In a merger, the "undertakings concerned" are each of the merging entities.

In an acquisition of control, the undertakings concerned may vary depending on the characteristics of the transaction:

In case of acquisition of control, the undertakings concerned are the undertaking acquiring control and the undertaking over which control is acquired.

In case of acquisition of joint control of the newly established undertaking (except in cases when the new undertaking is not a "full function" undertaking), the undertakings concerned are each of the undertakings acquiring control of the newly established undertaking. The newly created undertaking is not considered to be a party to the concentration.

In case control is acquired over a part of an undertaking or part of its assets, where such a part can be regarded as an autonomous unit to which turnover in the relevant market can be clearly attributed, the undertakings concerned are the undertaking acquiring control and part or all of the assets of the undertaking over which control is acquired.

In case joint control is replaced by sole control, the undertakings concerned are the undertaking acquiring sole control and the undertaking over which sole control is acquired.

In case of entry of a new shareholder, which leads to a change in the quality of joint control for the remaining controlling shareholders, the undertakings concerned are the newly entering controlling shareholders alongside with the remaining controlling shareholders and the undertaking over which control is acquired.

In case sole control is replaced by joint control, when joint control is acquired by the new undertakings and the undertaking which has sole control withdraws, the undertakings concerned are each of the undertakings acquiring joint control and the undertaking over which control is acquired.

In case sole control is replaced by joint control, when joint control is acquired by the new undertakings together with the undertaking which had sole control, the undertakings concerned are each of the undertakings acquiring joint control. The entity over which control is acquired is not considered an undertaking concerned.

In case control is acquired by a "full function" joint venture, the undertakings concerned are such joint venture and the undertaking over which control is acquired.

In case control is acquired by a joint venture which is not a "full function" joint venture, the undertakings concerned are the undertakings controlling the joint venture and the undertaking over which control is acquired.


2.2 Date for establishing jurisdiction

2.2.1 Which date is relevant for concluding whether the transaction is notifiable?

Whichever date is earlier of the date of conclusion of the binding legal agreement; the announcement of a public bid or the acquisition of a controlling interest or the date of the first notification to the Competition Council.

2.3 General thresholds

2.3.1 Threshold(s) for when a concentration must be notified under the general merger control regime?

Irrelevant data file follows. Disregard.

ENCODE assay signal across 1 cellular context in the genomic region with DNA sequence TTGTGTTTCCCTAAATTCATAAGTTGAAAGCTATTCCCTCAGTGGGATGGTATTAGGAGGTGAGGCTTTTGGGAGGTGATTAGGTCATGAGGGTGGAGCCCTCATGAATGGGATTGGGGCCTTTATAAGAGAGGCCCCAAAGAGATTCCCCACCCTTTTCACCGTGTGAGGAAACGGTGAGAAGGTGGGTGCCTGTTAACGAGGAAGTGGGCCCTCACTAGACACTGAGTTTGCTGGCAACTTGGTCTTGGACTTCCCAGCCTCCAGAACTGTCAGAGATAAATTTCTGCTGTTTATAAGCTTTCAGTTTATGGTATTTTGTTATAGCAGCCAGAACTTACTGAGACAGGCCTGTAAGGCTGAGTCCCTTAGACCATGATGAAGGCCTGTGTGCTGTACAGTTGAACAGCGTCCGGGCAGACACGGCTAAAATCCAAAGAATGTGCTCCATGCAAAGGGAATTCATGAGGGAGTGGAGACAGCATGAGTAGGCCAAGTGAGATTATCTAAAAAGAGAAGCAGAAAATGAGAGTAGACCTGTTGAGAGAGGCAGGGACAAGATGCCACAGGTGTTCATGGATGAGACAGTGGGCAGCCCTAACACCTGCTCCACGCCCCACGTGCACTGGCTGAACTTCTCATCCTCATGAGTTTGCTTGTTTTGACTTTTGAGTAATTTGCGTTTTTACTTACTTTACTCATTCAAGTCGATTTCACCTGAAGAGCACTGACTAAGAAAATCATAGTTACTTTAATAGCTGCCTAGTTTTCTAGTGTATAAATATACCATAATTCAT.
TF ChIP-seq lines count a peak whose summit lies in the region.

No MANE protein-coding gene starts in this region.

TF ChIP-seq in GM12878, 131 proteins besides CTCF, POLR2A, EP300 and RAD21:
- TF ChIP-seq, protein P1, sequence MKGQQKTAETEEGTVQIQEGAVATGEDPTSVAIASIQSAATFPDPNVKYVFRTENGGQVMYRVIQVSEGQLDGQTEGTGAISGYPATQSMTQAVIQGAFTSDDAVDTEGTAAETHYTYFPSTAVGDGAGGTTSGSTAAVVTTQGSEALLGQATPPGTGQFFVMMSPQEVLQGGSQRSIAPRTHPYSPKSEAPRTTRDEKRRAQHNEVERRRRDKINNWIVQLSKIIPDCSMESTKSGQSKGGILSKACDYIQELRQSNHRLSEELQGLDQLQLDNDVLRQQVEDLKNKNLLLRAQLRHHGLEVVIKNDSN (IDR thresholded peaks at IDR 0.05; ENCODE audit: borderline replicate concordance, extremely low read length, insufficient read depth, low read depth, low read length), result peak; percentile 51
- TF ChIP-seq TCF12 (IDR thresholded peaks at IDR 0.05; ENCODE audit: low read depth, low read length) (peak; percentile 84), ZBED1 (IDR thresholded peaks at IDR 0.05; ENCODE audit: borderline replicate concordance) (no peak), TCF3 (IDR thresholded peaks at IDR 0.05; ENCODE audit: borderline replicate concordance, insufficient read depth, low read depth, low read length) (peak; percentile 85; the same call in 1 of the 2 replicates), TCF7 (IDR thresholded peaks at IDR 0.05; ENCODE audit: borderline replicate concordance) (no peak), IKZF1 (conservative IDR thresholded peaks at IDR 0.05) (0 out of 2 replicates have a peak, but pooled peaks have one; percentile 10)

Transactions meeting the following thresholds must be notified to the Competition Authority:

  • The combined turnover of the undertakings concerned exceeded EUR 20,000,000 in Lithuania in the last financial year, and
  • each of at least two of the undertakings concerned had a turnover exceeding EUR 2,000,000 in Lithuania in the last financial year.

2.3.2 For each threshold, can the threshold be triggered by only one undertaking having local turnover?

The threshold cannot be triggered by only one party to the transaction having turnover in Lithuania.

2.3.3 For each threshold, can the threshold be triggered without any undertaking having local turnover?

The threshold cannot be triggered by only one party to the transaction having turnover in Lithuania.

2.3.4 Are there any circumstances where transactions falling below these thresholds may be still investigated?

Even if the turnover thresholds are not met, the Competition Council has the right to initiate merger control proceedings ex officio within 12 months after the concentration is implemented in those cases when the concentration is likely to result in the creation or strengthening of a dominant position or a substantial restriction of competition in a relevant market.

2.4 Other national thresholds for ex ante merger control (e.g. sector-specific rules)

2.4.1 Relevant thresholds for sector-specific or other ex ante merger control rules?

There are no sector-specific or ex ante merger control rules.

2.4.2 Are any such schemes mandatory or voluntary?

Not applicable.

2.5 Foreign-to-foreign mergers

2.5.1 Do any exemptions, special thresholds etc. apply to foreign-to-foreign mergers, i.e. where none of the undertakings concerned is domiciled in the jurisdiction?

Foreign-to-foreign transactions must be filed in Lithuania if they meet the above jurisdictional thresholds.

3. Calculation and allocation of turnover, asset value, transaction value etc.

3.1 Relevant turnover

3.1.1 How is turnover defined (e.g. is income from other sources than "ordinary activities to be included, and how are rebates, taxes, internal turnover etc. treated)?

Aggregate turnover comprises the amounts derived by the undertakings concerned in the preceding financial year from the sale of products and the provision of services, exclusive of (i) rebates; (ii) value added tax and other taxes directly related to the turnover; and (iii) group internal sales.